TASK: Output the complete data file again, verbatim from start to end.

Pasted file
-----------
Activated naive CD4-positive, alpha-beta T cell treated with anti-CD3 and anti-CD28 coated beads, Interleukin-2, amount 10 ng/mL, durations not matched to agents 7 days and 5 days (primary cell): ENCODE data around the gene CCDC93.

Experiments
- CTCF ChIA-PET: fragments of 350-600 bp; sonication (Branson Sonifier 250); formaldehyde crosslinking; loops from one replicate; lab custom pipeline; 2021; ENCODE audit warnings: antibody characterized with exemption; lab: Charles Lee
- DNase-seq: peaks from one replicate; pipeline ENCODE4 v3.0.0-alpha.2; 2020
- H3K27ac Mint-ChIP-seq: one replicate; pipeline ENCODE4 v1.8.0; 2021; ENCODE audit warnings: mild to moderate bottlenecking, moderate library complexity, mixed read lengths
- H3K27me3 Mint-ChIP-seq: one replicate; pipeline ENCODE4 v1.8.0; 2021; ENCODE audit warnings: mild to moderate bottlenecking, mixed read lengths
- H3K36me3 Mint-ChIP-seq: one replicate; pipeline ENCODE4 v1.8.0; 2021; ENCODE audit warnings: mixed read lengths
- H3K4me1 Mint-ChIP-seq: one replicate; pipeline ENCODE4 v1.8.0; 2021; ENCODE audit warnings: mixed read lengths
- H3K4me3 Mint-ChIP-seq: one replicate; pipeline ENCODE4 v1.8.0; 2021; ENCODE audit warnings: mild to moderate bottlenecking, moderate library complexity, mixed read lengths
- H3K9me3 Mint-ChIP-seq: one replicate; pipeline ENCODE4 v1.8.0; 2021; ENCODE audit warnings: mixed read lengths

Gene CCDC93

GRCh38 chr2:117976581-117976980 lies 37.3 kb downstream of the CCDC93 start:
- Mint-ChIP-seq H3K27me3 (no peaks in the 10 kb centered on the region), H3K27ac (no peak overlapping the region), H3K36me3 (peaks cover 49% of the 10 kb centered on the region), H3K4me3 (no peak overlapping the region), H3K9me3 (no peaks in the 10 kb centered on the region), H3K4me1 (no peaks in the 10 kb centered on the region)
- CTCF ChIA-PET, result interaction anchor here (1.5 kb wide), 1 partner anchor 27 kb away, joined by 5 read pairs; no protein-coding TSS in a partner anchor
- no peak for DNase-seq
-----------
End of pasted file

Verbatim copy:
Activated naive CD4-positive, alpha-beta T cell treated with anti-CD3 and anti-CD28 coated beads, Interleukin-2, amount 10 ng/mL, durations not matched to agents 7 days and 5 days (primary cell): ENCODE data around the gene CCDC93.

Experiments
- CTCF ChIA-PET: fragments of 350-600 bp; sonication (Branson Sonifier 250); formaldehyde crosslinking; loops from one replicate; lab custom pipeline; 2021; ENCODE audit warnings: antibody characterized with exemption; lab: Charles Lee
- DNase-seq: peaks from one replicate; pipeline ENCODE4 v3.0.0-alpha.2; 2020
- H3K27ac Mint-ChIP-seq: one replicate; pipeline ENCODE4 v1.8.0; 2021; ENCODE audit warnings: mild to moderate bottlenecking, moderate library complexity, mixed read lengths
- H3K27me3 Mint-ChIP-seq: one replicate; pipeline ENCODE4 v1.8.0; 2021; ENCODE audit warnings: mild to moderate bottlenecking, mixed read lengths
- H3K36me3 Mint-ChIP-seq: one replicate; pipeline ENCODE4 v1.8.0; 2021; ENCODE audit warnings: mixed read lengths
- H3K4me1 Mint-ChIP-seq: one replicate; pipeline ENCODE4 v1.8.0; 2021; ENCODE audit warnings: mixed read lengths
- H3K4me3 Mint-ChIP-seq: one replicate; pipeline ENCODE4 v1.8.0; 2021; ENCODE audit warnings: mild to moderate bottlenecking, moderate library complexity, mixed read lengths
- H3K9me3 Mint-ChIP-seq: one replicate; pipeline ENCODE4 v1.8.0; 2021; ENCODE audit warnings: mixed read lengths

Gene CCDC93

GRCh38 chr2:117976581-117976980 lies 37.3 kb downstream of the CCDC93 start:
- Mint-ChIP-seq H3K27me3 (no peaks in the 10 kb centered on the region), H3K27ac (no peak overlapping the region), H3K36me3 (peaks cover 49% of the 10 kb centered on the region), H3K4me3 (no peak overlapping the region), H3K9me3 (no peaks in the 10 kb centered on the region), H3K4me1 (no peaks in the 10 kb centered on the region)
- CTCF ChIA-PET, result interaction anchor here (1.5 kb wide), 1 partner anchor 27 kb away, joined by 5 read pairs; no protein-coding TSS in a partner anchor
- no peak for DNase-seq